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Getting Recording Devices In Sync: The Basics Of Timecode And Synchronization
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This time is recorded in real-time like any other audio source, with care taken to set the proper volume level and no EQ.

The frame rate for audio-only is generally 30 frames per second (fps), as this matches real-time exactly.

Many midi devices intended for audio-only use only read or write 30fps. (When wouldn’t you want to use 30fps? See the section below entitled “Sync-to-video”.) This type of SMPTE is called LTC (for Linear or Longitudinal Time Code).

It is linear in the same way that tape is linear – what this means is that, just like audio, if the tape is stopped there is no timecode being produced, just as there is no audio. The other type of SMPTE, VITC, is not used for audio, because it cannot be recorded on audio tracks.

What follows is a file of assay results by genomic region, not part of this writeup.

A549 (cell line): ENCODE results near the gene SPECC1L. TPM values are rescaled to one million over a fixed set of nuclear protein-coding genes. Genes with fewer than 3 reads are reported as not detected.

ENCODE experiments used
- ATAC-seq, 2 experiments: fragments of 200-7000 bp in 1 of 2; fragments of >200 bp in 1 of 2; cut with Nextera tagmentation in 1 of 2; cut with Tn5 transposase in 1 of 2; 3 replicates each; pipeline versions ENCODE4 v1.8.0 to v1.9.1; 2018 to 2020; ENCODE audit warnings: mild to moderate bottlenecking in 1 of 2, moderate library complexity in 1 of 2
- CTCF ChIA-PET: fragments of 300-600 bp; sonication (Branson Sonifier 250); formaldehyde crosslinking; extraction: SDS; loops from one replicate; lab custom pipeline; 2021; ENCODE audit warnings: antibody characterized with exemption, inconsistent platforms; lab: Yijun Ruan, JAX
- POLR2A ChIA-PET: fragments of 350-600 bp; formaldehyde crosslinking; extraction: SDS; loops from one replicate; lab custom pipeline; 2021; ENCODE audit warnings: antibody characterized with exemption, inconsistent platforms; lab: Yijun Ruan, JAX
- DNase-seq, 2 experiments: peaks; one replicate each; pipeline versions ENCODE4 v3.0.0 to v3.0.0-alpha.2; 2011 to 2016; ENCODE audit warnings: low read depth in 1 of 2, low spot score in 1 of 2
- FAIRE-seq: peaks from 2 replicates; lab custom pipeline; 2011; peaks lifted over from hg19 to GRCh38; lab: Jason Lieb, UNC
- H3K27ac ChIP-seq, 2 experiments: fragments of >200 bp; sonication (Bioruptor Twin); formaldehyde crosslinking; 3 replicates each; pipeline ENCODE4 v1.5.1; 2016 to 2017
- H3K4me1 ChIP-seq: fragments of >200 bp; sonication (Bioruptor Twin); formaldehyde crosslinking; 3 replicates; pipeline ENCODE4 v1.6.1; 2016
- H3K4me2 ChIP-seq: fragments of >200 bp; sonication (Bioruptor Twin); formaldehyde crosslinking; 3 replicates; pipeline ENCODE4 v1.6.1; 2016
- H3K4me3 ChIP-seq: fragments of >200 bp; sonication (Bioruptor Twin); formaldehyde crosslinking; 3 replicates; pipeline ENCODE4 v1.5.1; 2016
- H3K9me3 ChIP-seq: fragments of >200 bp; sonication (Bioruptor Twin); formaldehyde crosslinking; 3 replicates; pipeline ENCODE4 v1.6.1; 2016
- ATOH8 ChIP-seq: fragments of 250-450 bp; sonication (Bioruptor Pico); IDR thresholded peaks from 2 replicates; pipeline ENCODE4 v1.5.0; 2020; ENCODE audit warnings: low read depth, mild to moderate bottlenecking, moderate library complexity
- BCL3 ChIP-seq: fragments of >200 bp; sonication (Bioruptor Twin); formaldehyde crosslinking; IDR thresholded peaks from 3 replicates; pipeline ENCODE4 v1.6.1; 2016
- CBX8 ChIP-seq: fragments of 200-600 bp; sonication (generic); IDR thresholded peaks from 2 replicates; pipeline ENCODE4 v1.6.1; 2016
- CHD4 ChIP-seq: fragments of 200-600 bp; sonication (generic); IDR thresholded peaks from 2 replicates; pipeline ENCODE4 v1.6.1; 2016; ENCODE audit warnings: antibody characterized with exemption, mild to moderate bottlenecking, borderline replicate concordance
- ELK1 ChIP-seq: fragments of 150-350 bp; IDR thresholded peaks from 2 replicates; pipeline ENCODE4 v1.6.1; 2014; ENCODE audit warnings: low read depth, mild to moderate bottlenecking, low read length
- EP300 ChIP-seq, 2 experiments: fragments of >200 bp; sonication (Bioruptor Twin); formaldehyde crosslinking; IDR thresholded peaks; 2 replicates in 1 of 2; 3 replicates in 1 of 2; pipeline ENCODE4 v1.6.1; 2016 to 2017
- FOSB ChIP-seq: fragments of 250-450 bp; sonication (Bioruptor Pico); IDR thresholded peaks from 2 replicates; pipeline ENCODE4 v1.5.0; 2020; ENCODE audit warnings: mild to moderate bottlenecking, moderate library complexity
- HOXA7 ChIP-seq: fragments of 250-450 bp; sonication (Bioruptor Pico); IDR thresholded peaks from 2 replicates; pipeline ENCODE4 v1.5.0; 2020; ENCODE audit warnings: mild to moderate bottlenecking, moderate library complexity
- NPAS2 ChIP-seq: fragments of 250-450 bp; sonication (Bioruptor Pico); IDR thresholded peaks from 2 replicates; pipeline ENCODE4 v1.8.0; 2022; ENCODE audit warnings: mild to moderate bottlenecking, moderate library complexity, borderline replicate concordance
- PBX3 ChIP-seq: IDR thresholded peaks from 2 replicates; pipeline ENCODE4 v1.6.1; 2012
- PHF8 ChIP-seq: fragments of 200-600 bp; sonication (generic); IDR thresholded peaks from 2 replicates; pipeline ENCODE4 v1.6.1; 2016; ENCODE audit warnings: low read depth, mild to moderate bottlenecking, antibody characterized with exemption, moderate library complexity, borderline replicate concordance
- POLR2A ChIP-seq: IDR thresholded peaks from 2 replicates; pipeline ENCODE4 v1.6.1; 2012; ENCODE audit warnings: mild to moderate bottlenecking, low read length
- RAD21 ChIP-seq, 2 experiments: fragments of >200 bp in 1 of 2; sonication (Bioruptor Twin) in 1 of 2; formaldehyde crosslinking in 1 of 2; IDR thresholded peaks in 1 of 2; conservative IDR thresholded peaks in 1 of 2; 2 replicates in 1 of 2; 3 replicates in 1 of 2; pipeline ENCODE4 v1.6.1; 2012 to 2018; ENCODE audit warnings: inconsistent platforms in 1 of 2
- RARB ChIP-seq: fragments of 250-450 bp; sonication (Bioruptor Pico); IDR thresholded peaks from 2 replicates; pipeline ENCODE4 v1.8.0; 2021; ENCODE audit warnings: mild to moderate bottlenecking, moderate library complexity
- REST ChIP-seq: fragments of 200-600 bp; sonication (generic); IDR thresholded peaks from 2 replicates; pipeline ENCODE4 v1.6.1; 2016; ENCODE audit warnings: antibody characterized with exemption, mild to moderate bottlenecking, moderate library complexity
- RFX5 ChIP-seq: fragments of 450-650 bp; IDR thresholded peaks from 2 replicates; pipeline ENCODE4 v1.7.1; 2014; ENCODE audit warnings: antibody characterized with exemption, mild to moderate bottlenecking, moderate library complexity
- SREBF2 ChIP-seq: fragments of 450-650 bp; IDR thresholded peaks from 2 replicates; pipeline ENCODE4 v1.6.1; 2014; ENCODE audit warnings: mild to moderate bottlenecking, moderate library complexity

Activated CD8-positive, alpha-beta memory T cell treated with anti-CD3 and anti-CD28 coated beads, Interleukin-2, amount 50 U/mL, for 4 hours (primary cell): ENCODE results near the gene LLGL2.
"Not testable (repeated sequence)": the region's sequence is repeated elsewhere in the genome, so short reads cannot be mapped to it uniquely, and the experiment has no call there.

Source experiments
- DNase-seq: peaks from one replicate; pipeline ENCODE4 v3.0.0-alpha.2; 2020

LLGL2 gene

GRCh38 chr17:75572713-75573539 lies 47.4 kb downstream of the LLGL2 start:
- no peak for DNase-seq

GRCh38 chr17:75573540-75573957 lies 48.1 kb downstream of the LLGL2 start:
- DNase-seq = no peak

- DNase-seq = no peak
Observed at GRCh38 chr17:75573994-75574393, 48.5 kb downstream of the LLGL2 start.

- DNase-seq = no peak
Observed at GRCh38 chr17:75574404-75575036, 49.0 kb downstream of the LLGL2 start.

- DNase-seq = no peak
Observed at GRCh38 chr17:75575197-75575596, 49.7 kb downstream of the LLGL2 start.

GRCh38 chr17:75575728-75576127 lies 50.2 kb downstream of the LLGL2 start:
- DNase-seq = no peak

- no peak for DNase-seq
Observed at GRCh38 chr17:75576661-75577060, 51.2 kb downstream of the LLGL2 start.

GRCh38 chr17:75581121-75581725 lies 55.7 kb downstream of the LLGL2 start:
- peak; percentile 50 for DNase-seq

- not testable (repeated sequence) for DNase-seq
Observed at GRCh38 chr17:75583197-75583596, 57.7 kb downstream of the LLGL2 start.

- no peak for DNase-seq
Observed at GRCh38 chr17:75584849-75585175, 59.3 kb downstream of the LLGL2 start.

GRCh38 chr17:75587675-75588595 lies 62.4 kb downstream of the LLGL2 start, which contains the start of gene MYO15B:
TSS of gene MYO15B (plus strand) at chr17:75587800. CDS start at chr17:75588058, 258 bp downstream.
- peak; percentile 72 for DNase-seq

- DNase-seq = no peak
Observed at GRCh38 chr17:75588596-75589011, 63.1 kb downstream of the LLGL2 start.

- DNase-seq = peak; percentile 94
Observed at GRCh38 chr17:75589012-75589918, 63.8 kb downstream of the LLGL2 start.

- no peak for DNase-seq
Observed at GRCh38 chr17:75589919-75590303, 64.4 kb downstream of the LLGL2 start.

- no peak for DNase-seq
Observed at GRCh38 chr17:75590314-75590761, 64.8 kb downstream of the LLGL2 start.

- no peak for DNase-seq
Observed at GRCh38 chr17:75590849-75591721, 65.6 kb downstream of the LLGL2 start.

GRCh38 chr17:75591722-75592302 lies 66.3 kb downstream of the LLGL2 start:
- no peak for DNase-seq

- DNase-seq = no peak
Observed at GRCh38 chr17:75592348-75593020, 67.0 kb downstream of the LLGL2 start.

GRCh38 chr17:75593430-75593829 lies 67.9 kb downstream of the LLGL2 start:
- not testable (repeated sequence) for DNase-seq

Mix automation (or keyboard parts, etc.) can be recorded in a sequencer or in the mixing board itself (if it supports automation). Usually when this is done the timecode is translated into Midi-Timecode (MTC). (SMPTE can be converted to MTC through a variety of interfaces.)

The timecode allows the analog multitrack to be the Master. Oddly enough, the multitrack must be the Master because it is the most unreliable. It is a mechanical device and therefore susceptible to “wow-and-flutter” (meaning very small variations in speed).

These variations are generally not perceptible when listening to playback, but over time would cause the sequencer to drift out of sync.

For instance, the first time you play back your mix, the space between the kick drum and the cymbal crash is .98 seconds, and the next time it’s 1.01 seconds: in both instances, timecode only allows that the event happened at 0 minutes, 23 seconds and 22 frames. (Yes, we use frames even when not doing video.) Therefore your mute always comes off right before the cymbal crash.

Note that even though digital decks are not susceptible to drift, timecode is still used to synchronize them to other unlike devices. When syncing multiple identical devices such as ADAT’s or DA-88’s, you can often use a proprietary means of synchronizing that ‘s simpler to set up.


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